‘Arrow’ offers good take on comics hero

Yes, I rolled my eyes a bit when I heard that CW’s new series about the DC Comics character Green Arrow was called “Arrow.” It’s another instance of the “we’re ashamed this is based on a comic book” mentality, I thought.

“Smallville” instead of “Superboy,” “Mercy Reef” instead of “Aquaman,” and, frankly, the preponderance of “dark” in modern-day Batman movie titles. And yes, I know Batman’s called “The Dark Knight.” And Superman is “The Man of Steel.” I’m not going to be convinced that there isn’t some embarrassment at work there.

The producers constantly emphasizing that “Arrow” was a gritty, realistic world without superpowered heroes was another red flag, it seemed.

So I didn’t watch the first few weeks of “Arrow.”

But after catching up with it, I’m actually finding myself enjoying the series.

If you’re not familiar with Green Arrow the comic book character, he’s a mix of Batman and Robin Hood and he’s been a staple of the DC universe for decades. Oliver Queen is a billionaire orphan, like Bruce Wayne, who turns his thirst for revenge into nighttime vigilante work. He’s got a quiver of trick arrows that’s not unlike Batman’s utility belt and he prowls the dark alleys of Star City, protecting the innocent.

There have been two high-profile depictions of old Ollie in recent years. One was the sarcastic, liberal-leaning conscience of the “Justice League Unlimited” animated series.

The other was in live action. Justin Hartley played a good Oliver Queen/Green Arrow in “Smallville.” He was that show’s Batman substitute when Bruce Wayne couldn’t be deployed by the producers and Oliver became virtually the second lead of the show.

When the CW decided to follow “Smallville” with a Green Arrow series, a lot of people assumed the role would be filled by Hartley. But the network cast Stephen Arnell in the role and while he’s apparently become famous for his abs – he could bounce an arrow off his stomach for a three-corner trick shot – he’s actually pretty good in the role of a rich playboy/obsessed crimefighter.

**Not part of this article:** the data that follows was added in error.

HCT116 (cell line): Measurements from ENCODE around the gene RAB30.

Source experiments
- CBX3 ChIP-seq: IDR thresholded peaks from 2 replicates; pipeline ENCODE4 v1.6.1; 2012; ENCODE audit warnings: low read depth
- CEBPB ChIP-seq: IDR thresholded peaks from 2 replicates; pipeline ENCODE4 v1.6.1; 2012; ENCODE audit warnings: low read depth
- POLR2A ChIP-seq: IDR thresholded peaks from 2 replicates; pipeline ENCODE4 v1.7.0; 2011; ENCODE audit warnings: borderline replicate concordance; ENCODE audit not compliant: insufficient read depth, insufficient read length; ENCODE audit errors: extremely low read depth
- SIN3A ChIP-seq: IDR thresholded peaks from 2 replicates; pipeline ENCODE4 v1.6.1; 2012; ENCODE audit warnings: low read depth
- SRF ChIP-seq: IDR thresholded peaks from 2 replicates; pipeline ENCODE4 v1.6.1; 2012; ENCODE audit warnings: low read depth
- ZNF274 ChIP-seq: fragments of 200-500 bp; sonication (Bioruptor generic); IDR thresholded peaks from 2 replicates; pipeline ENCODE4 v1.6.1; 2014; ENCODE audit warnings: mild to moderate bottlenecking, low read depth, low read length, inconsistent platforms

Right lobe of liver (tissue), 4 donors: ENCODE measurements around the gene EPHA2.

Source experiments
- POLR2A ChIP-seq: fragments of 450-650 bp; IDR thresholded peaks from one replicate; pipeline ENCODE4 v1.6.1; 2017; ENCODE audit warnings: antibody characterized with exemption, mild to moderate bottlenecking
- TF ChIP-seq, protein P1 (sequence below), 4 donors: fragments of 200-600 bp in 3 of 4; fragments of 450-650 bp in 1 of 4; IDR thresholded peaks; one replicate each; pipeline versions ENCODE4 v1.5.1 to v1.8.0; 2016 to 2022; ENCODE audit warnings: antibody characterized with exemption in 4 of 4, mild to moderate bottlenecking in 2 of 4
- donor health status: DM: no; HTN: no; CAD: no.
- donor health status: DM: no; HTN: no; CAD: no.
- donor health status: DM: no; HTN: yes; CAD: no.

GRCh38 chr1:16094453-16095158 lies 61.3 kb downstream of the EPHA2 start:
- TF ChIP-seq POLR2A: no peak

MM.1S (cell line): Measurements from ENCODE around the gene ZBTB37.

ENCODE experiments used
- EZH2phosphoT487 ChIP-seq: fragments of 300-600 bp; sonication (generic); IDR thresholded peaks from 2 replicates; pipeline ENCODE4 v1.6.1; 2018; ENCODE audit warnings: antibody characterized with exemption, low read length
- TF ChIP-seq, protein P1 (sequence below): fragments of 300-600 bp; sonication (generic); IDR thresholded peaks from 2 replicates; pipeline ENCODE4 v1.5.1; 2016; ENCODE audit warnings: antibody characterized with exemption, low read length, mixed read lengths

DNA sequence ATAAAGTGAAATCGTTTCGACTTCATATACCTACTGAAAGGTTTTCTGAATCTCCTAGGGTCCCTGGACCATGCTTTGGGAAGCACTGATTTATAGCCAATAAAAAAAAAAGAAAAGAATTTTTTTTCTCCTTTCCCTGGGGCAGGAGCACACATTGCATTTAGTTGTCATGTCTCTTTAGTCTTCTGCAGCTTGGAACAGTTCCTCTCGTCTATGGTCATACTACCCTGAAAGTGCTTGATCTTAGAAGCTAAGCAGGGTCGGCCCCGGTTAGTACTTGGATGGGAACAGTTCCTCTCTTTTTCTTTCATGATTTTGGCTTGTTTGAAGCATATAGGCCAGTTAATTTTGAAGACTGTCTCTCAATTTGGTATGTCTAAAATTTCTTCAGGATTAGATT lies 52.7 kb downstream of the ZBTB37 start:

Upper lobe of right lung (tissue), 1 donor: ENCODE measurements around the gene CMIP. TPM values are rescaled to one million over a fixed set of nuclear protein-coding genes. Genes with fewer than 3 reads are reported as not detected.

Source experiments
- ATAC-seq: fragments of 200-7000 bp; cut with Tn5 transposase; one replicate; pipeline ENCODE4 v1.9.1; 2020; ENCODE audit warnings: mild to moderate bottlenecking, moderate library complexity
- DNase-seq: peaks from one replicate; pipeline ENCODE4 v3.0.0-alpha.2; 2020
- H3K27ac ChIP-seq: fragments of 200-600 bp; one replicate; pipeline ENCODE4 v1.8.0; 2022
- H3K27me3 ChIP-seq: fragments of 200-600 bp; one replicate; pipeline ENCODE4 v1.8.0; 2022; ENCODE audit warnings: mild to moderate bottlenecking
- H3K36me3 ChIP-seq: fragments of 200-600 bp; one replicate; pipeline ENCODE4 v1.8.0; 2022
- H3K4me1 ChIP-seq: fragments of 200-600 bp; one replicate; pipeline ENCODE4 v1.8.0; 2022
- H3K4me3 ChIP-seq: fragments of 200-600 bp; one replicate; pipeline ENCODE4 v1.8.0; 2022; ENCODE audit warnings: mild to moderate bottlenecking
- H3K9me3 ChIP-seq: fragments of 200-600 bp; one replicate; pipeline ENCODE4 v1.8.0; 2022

The series follows Oliver Queen, back in Star (for some reason here called Starling) City after being shipwrecked for five years. In flashbacks – one of which intriguingly included a glimpse of the two-tone mask of DC villain Deathstroke – we see Oliver’s time on the island after his father, rich industrialist Robert Queen, killed another shipwreck survivor and himself so that callow young Oliver might live.

In modern-day scenes, Oliver has a list of bad guys who are taking a bite out of the city. In each episode, he confronts them, threatens them if they don’t change their ways and contribute to society, and then clashes with them when they ignore his warning.

Oliver, unlike Bruce Wayne, isn’t opposed to killing when forced to. It makes the edgy hero even edgier.

The show’s supporting cast does a good job of backing Arnell. Characters are a mix of those created for the show and others like Black Canary herself, Dinah Laurel Lance, GA’s longtime main squeeze. This Dinah is pretty quick with her fists and feet, but we’ve yet to see if she becomes the fishnets-wearing superhero.

They’re sprinkling the show with mystery and mythology and, best of all, other DC characters, including Deadshot the assassin and, in an upcoming episode, Huntress, the superhero previously seen in the “Birds of Prey” series. In that series she was the version of the character who was the daughter of Batman and Catwoman. The character here won’t have that genealogy, however.

I’ve watched the first three episodes of “Arrow” so far and I’m enjoying the show’s dark, gritty tone. Arnell is good, the other characters are at least not too annoying and the action scenes are fine.

I’ll stick with “Arrow,” even though he’s lost the colorful part of his name.




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